A little over a year ago, the 19th Annual Graduate Student Conference in Comparative Literature, Hispanic Studies, and Theory & Criticism took place at Western University. The Scattered Pelican is proud to present this short collection of the best papers that were delivered at the 2017 conference. The essays you will discover in the following pages span a wide geographical range from the American Mid-West to the deserts of the Middle-East and an equally wide range of thorny issues from transphobia to race relations. Nevertheless, all of them are united by the overarching themes of toxicity and urban life – cleverly joined together as toxic/cities – in various ways that reflect just how much of our modern world is focused on cities and their inhabitants.

According to a UN data booklet entitled The World’s Cities in 2016, over half the population of the world lives in urban settlements. By 2030, the same booklet estimates that a third of the global population will be found in cities of a least half a million inhabitants (p. ii). By contrast, according to the Population Reference Bureau, “in 1800, only 3 percent of the world’s population lived in urban areas. By 1900, almost 14 percent were urbanites, although only 12 cities had 1 million or more inhabitants. In 1950, 30 percent of the world’s population resided in urban centers” From a tiny minority, cities became the dominant form of human social organization in the span of two centuries – a nanosecond in the history of the universe. No wonder that the phrase “urban sprawl” has become so popular; no other word qualifies so well the blindingly fast expansion of cities across the globe. Earth may not yet be a planet-wide city, but with 70% of the global population expected to live in urban centers by 2050 (again according to the Population Reference Bureau), we seem to be headed that way.

As cities grow in both height and breadth, threatening to pave over fields and blot out the sun, so does the fear that, as the original Call for Papers puts it,  the city, which was historically “considered a place of civilization, modernity, opportunity” may in fact have become “a site of exploitation, excretion, and contamination.” The concern over the dark side of modern cities is not new, of course, and can be found in both popular and literary culture since the first industrial revolution in the middle of the nineteenth century. However, as the demographic statistics previously cited show, urban growth has accelerated exponentially in the last two centuries. Consequently, the problem of toxic/cities is more relevant to cultural scholars than ever before.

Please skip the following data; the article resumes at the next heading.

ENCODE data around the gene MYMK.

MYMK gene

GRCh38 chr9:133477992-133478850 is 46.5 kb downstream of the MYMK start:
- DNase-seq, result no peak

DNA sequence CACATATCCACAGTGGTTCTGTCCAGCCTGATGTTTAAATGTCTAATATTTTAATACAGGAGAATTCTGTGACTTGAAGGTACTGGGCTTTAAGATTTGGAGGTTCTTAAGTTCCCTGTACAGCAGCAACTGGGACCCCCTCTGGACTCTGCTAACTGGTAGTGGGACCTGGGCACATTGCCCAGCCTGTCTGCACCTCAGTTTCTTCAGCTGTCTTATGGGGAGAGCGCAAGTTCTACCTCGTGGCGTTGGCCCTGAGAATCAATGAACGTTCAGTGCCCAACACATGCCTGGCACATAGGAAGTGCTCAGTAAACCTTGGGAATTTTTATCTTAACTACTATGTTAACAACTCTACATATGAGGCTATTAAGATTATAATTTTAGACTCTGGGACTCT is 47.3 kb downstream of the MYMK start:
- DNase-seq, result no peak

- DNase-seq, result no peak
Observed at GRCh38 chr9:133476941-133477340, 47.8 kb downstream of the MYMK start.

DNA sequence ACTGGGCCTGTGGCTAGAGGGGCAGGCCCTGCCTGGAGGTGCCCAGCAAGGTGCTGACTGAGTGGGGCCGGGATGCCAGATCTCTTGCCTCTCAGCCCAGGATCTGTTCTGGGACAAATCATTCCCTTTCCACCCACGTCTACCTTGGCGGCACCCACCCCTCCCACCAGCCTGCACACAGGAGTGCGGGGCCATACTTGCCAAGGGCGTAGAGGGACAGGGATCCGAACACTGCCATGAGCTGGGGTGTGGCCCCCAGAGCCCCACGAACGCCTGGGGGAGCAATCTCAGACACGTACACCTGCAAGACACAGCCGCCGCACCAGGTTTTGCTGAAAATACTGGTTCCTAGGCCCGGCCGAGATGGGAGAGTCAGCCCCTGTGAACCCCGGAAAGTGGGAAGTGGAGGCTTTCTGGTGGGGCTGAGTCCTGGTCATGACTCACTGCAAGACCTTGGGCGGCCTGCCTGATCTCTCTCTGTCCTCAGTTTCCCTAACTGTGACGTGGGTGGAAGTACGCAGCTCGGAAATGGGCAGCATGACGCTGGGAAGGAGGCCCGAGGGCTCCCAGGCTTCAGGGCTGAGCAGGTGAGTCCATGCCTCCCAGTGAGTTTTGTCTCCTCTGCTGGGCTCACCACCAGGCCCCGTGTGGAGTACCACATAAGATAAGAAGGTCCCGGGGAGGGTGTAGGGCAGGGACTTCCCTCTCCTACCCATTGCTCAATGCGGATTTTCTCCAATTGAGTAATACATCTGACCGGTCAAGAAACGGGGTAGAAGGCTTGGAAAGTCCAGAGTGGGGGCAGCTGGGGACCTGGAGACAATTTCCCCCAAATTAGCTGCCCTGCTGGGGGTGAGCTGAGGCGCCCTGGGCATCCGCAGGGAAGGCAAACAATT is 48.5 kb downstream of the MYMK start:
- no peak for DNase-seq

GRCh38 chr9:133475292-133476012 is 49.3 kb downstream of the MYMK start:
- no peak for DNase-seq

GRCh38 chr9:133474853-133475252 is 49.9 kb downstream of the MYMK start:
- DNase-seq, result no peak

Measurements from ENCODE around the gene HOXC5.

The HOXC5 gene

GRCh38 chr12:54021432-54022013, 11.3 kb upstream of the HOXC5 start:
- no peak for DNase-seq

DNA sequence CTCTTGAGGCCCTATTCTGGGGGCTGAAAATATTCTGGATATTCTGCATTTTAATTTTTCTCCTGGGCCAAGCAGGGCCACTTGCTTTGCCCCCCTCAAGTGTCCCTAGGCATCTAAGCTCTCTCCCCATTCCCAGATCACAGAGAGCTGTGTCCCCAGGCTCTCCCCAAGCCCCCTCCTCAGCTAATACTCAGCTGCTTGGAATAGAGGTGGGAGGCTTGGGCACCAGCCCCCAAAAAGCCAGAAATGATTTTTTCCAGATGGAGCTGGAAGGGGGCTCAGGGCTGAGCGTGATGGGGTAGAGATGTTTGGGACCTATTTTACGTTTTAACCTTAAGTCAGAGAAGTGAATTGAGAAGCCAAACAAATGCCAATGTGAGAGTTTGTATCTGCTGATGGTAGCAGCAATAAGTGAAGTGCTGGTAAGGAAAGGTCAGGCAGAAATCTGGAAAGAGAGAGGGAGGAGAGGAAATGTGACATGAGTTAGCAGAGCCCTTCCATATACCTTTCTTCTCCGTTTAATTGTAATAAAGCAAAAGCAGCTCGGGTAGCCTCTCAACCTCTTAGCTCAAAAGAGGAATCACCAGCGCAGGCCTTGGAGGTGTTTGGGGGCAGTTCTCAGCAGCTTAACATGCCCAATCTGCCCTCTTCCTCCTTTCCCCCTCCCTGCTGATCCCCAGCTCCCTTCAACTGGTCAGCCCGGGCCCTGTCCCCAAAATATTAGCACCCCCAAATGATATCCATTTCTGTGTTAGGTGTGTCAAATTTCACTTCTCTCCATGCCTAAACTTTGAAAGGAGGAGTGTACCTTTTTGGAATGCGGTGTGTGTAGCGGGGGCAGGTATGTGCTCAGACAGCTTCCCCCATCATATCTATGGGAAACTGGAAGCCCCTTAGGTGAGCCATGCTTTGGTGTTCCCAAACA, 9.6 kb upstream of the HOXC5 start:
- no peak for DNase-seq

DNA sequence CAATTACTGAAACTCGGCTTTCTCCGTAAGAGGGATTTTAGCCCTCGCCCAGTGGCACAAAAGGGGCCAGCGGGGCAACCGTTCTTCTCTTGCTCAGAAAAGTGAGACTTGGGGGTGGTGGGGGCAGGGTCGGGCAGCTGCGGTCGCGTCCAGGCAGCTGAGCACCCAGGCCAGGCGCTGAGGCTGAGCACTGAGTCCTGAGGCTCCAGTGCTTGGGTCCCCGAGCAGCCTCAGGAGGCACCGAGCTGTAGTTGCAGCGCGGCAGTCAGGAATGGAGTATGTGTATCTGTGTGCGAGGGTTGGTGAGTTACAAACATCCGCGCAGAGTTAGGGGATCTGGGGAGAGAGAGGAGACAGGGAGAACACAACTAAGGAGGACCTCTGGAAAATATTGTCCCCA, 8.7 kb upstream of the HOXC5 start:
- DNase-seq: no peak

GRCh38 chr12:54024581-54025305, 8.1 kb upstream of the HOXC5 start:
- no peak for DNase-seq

The setting of the conference in a city called London strikes me a deeply appropriate. After all, the original London is in the Western imaginary the quintessential example of the toxic city. The popular image of Victorian London is that of a depressing industrial hellscape riddled with poverty, covered in thick billowing smoke, drenched in acid rains, and haunted by violent criminals. This image may be hyperbolic, but London remains a very potent and recognizable symbol of all that is soul-crushing in an urban and industrial center. Of course, London, Ontario is nowhere as toxic as its namesake (nor, for that matter, is the current London, UK). The eleventh largest metropolitan area in Canada nevertheless brings the comparison on itself through a toponymy that tries its best to emulate the British metropolis. I can therefore think of no place better suited for this issue of The Scattered Pelican to come from than a North American imitation of “that great cesspool into which all the loungers and idlers of the Empire are irresistibly drained” (Doyle 4).

Take this issue, then, not only as a collection of powerful, illuminating essays on timely concerns but also as a new reflection of old concerns about Western urban culture. On behalf on my entire editorial team, I wish you the best of luck on your trip through the darks recesses of our current urbanized age, an age this issue’s keynote contribution describes as “the age of the greatest toxicity, in which virtue is nary to be found and in which virulence abounds.”

Alexandre Desbiens-Brassard

Doyle, Arthur Conan. “A Study in Scarlet.A Treasury of Sherlock Holmes, selected by Adrian Conan Doyle, Doubleday, 1955, pp. 3-92.

Population Reference Bureau. “Human Population: Urbanization.” Population/Urbanization.aspx. Accessed 27 Feb. 2018.

United Nations Department of Economic and Social Affairs. The World Cities in 2016. United Nations, 2016. Accessed 27 Feb. 2018.